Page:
- Millennial super fund Spaceship has been in secret talks with banking regulator for its own licence.
- Investors have backed the licensing application with a $50 million capital raising round.
- One new investor, a US venture capital firm, has former Australian prime minister Julia Gillard on the board.
Millennial online superannuation fund Spaceship has completed a $50 million capital raising round, while waiting for a rare Australian Prudential Regulation Authority (APRA) licence.
Spaceship and other startup pension funds, like Grow Super, Zuper and Mobi Super, typically pay to use the licence of a traditional company to operate. Spaceship itself changed its parent licence holder over the winter, switching from Grosvenor Pirrie Management to Enva Australia.
Business Insider can reveal Spaceship, which has been criticised for its high fees since its launch a year ago, has been speaking with APRA since July about a direct licence to run a super fund.
A source said that the registrable superannuation entity (RSE) licence application was then submitted on August 25, and the licence would be issued “very soon”, allowing Spaceship “full control” of its products, including cutting fees.
APRA only has about 200 licences active, according to the source, and a new “greenfield” licence has not been granted for “years”.
Business Insider has contacted APRA for comment.
Julia Gillard jumps on to new $50 million capital raising round
Spaceship has also closed a new $50 million capital raising round, which was oversubscribed to the point of $66.5 million in investor commitments. This adds to the $19.5 million raised in June, taking the combined $69.5 million past PEXA’s $64.7 million to make it the highest capital raise in Australian tech this year.
The new cash, which takes the valuation of the startup to $170 million, would provide “full resilience to the Spaceship balance sheet” ahead of the new direct superannuation licence, according to the source.
While most of the new round was supported up by existing backers, the AFR reported $8 million came from its only new investor, Amplo. The US venture capital firm lists former Australian prime minister Julia Gillard as a “board partner”.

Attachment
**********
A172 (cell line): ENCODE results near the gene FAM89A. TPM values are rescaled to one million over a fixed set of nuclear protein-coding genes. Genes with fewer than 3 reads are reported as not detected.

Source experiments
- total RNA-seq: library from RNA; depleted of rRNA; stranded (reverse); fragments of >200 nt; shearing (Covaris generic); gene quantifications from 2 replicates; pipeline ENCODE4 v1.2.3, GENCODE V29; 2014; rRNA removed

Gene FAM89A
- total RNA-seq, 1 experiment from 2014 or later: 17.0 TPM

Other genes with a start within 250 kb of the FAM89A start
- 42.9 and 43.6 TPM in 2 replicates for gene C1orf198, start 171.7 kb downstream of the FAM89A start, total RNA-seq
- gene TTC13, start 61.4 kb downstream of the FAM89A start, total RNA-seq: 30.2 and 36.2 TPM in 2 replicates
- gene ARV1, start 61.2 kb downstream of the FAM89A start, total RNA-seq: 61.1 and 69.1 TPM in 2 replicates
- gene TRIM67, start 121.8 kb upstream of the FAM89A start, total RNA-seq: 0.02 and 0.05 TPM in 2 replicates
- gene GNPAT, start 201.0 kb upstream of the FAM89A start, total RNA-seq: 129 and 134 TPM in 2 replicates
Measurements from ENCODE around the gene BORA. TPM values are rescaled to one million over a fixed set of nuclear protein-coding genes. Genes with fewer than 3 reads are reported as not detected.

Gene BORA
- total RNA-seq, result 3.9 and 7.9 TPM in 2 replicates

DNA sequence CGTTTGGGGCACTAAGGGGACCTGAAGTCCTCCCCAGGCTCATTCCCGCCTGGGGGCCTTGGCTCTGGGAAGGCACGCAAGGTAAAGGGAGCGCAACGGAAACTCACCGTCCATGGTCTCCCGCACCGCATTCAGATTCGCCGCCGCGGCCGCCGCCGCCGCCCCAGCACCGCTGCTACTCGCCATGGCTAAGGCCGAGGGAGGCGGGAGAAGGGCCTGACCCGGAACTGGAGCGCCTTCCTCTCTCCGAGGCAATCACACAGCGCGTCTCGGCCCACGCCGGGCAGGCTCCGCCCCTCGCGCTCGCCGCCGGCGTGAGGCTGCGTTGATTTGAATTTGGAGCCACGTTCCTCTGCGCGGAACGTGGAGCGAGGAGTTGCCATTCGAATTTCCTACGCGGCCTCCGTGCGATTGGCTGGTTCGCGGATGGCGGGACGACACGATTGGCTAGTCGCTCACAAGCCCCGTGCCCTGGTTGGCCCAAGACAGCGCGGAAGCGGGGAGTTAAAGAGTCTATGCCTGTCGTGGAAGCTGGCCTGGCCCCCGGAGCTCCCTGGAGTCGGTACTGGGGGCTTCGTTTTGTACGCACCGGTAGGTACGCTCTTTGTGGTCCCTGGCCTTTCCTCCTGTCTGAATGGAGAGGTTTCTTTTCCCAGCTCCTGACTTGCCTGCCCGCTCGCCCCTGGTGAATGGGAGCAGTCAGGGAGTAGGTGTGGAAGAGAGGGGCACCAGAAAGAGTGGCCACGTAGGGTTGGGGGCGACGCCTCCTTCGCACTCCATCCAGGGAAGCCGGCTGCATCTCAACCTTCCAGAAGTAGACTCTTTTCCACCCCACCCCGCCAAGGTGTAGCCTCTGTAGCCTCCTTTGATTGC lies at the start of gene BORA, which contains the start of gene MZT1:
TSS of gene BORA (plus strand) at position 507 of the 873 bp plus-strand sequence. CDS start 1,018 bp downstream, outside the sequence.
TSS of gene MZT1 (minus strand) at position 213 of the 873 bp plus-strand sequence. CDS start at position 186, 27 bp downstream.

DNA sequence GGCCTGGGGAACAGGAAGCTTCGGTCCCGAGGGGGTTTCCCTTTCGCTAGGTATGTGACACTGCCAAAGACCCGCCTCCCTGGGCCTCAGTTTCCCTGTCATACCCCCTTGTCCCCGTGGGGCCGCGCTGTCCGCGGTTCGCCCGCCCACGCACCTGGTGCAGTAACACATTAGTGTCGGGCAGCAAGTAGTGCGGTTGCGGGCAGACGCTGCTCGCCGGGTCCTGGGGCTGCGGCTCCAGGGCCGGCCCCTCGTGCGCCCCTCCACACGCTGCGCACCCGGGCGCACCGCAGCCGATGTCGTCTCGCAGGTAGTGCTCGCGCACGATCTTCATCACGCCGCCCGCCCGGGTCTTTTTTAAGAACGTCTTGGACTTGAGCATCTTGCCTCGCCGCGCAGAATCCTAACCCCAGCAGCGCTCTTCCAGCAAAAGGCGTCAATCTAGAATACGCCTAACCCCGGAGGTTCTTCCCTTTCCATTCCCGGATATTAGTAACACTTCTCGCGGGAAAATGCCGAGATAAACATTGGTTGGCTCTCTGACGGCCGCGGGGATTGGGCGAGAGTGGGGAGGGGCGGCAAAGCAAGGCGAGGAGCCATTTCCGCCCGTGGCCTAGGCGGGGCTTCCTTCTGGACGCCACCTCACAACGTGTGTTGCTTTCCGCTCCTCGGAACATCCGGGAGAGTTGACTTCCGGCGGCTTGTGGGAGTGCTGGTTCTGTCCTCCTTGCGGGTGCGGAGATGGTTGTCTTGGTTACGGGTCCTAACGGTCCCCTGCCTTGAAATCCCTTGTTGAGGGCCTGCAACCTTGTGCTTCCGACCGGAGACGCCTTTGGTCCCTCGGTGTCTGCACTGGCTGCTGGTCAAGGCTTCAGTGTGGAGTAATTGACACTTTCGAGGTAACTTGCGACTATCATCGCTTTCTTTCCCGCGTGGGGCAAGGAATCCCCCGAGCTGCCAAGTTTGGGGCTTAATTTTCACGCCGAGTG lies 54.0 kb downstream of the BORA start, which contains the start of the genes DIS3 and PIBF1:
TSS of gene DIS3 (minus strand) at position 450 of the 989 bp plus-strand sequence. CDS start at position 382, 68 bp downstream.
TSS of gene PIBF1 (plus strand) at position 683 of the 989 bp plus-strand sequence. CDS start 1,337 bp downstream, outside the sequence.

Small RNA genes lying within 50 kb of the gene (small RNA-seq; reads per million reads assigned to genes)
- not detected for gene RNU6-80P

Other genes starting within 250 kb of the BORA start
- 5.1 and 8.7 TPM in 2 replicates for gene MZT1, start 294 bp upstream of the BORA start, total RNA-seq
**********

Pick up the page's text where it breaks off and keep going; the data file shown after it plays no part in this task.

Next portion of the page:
$150 million under management
Spaceship’s funds under management has grown to $150 million, up from the $100 million claimed six months ago. Business Insider understands that pot is growing at a rate of $1 million per day.
Spaceship first hit the headlines in September last year after Atlassian boss Mike Cannon-Brookes declared he would put his own retirement savings into it, calling it a “game changer”. His investment vehicle Grok Ventures had contributed to the startup’s $1.6 million seed round.
In response to criticisms about high fees, last month the startup revamped its catalogue to slash the fee from 1.6% to 0.99% and increase its technology component from 30% to 50%. A new lower cost index fund was also launched, which charges just 0.65% and tracks the MSCI global index.
Spaceship chief executive Paul Bennetts told Business Insider at the time that cutting fees was a difficult task.
“Within superannuation there’s a thing called ORFR [operational risk financial requirement levy], which is a regulatory piece of capital you need – 25 basis points,” he said.
“The discretionary wealth players, the Stockspots of the world… Those guys are charging 95 to 100 basis points for effectively a very similar product to our 65 basis-point product.”
Bennetts took over as chief late last year from co-founder Andrew Sellen, who is no longer involved with the company. The other co-founder, Dave Kuhn, departed in February.
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